The Cobden Club and New Zealand.
Mr R. H. Gibson, of New Plymouth, has received the following letter from Mr Arthur A. Porter, the hon. secretary of the Cobden Club .
I am not very sanguine about Preetrade in Now Zealand, Excessive expenditure involves heavy taxation, which is the Protectionist’s opportunity. People employed on the land in new countries appear to be as dense as our agricultural laborers wed to be, I spent six months in the United States in 1880, and X saw then that it was hopeless trying to teach the Western farmer what his interests were. The United States will give up Protection as soon as their national debt is extinguished, and no earlier—i.e., when there is no possible excuse left for duties. The financial future of New Zealand is not so bright, and the utmost the Cobden Club can hope for is that the duties will not be made higher. In 1880 my father had 50,000 copies of the ‘ Western Farmer ’ pamphlet, by Mongredien, circulated in America. The only result was that the Yankees were furious at the intervention of Englishmen in their affairs. We hardly know, therefore, what to think of your suggestion as to a special Shlet for the colonies. The club is interested by your letter, and perhaps something may come of it; meanwhile you will receive another parcel of publications. The description you have given of the New Zealand politician bf statesman corresponds exactly with my experience _ of them in Canada and the XJnited States, The leaders are representatives of thp ranjk apd file, and will never lead them to a higher level. _ I aip not sure that tjiings are much different here; the old-fashioned Radical of the John Bright type, whose demands were justified by common sense, and whose opinions were formed from a study of political economy, has given place to silly Socialists, who are po|t satiated with removing abuses, hut want to teach tjie peoplp to look to the Government for aid in everything—another form of Protection. We are having some trouble over the Sugar Bounties and Bi-metallism. I think that every country will have to fight the question out for itself. All the Cobden Club can do is to supply Freetraders in foreign parts with information as to general principles and the details of the struggle here. Nations, like individuals, only learn by experience. We learnt the lesson through our stomachs, so the process was quicker and the result more lasting. Mr Gibson desires us to state that he is willing to send an assorted parcel of the Cobden Club’s publications to any public library, farmers’ club, mechanics’ institute, or to any person who may care to receive it, the only charge being cost of carriage.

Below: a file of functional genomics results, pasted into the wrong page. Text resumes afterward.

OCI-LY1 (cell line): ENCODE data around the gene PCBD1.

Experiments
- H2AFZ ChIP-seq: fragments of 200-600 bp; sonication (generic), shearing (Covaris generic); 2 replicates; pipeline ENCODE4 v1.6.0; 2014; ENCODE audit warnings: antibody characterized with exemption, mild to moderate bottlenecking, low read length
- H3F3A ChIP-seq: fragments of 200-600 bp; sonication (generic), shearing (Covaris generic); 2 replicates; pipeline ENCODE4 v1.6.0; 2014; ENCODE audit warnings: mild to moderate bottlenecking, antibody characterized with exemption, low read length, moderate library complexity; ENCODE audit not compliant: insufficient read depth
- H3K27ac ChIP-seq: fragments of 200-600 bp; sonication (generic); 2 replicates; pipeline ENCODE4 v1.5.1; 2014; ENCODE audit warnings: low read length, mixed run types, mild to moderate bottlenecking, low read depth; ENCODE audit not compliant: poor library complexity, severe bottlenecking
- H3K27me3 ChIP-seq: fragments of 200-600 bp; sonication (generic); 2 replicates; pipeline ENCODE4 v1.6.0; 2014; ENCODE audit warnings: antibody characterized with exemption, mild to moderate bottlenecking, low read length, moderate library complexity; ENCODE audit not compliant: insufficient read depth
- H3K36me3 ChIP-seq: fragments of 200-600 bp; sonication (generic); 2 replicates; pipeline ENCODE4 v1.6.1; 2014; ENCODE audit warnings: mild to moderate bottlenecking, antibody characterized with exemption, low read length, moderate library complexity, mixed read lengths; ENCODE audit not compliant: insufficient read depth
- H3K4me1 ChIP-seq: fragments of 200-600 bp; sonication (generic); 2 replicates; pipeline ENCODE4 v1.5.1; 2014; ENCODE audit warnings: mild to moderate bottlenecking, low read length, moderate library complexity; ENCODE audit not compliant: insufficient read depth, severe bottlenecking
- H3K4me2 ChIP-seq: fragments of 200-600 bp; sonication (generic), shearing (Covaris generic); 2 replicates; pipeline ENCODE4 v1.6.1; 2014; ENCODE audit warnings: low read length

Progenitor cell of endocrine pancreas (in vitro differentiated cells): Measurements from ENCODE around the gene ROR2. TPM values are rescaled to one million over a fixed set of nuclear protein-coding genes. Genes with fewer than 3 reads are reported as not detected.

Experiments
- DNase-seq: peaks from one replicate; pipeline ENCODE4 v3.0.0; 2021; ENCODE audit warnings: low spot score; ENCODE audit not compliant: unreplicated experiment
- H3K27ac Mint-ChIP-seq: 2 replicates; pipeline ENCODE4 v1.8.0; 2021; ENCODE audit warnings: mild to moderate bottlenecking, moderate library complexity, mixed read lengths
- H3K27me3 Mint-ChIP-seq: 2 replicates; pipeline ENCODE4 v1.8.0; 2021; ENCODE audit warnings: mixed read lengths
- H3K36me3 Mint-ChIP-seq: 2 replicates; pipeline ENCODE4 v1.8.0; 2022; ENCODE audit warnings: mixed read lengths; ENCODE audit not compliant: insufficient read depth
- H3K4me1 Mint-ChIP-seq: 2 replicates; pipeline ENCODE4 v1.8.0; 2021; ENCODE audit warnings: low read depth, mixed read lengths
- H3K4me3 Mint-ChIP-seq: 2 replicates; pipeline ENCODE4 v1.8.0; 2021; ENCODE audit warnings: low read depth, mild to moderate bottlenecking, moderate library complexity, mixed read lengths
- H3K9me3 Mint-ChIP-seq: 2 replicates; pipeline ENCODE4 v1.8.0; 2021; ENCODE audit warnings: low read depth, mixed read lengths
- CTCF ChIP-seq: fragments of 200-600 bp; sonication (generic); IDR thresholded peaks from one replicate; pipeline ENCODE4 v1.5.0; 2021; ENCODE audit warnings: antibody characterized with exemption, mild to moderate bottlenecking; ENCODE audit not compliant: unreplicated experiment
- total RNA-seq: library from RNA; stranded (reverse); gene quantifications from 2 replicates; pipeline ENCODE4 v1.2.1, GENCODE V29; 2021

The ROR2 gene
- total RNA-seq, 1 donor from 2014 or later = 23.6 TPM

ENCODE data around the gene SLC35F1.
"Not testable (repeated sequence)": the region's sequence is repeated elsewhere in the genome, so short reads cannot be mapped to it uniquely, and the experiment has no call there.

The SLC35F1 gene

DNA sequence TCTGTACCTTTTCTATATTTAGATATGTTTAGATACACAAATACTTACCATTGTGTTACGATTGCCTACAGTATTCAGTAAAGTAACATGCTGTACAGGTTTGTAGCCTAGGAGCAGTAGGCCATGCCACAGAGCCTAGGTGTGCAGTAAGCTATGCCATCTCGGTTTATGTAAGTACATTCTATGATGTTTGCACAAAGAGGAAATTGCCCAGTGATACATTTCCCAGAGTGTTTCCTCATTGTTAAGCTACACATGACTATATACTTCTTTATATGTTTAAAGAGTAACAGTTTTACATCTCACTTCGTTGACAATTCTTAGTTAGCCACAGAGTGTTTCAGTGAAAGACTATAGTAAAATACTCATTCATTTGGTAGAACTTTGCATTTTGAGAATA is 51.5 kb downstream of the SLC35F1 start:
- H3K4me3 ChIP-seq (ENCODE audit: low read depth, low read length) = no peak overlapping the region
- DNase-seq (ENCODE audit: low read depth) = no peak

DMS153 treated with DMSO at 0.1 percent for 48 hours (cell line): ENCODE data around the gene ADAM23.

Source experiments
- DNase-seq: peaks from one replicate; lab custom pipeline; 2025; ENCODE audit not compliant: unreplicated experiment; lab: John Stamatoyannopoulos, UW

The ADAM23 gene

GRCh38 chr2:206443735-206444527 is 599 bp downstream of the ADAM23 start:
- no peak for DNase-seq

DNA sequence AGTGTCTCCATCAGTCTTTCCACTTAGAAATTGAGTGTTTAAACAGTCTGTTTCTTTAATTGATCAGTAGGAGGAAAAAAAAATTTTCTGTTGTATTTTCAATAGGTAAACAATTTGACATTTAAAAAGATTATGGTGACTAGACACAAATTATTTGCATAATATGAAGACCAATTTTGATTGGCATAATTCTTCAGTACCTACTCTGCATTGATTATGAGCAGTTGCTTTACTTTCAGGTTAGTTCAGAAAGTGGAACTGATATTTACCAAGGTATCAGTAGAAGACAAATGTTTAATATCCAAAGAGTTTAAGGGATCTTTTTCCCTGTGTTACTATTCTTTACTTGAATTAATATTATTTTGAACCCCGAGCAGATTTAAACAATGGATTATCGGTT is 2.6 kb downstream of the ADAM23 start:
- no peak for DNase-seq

Permanent link to this item
The Cobden Club and New Zealand., Evening Star, Issue 7906, 14 May 1889
The Cobden Club and New Zealand. Evening Star, Issue 7906, 14 May 1889
Using This Item
Allied Press Ltd is the copyright owner for the Evening Star. You can reproduce in-copyright material from this newspaper for non-commercial use under a Creative Commons New Zealand BY-NC-SA licence. This newspaper is not available for commercial use without the consent of Allied Press Ltd. For advice on reproduction of out-of-copyright material from this newspaper, please refer to the Copyright guide.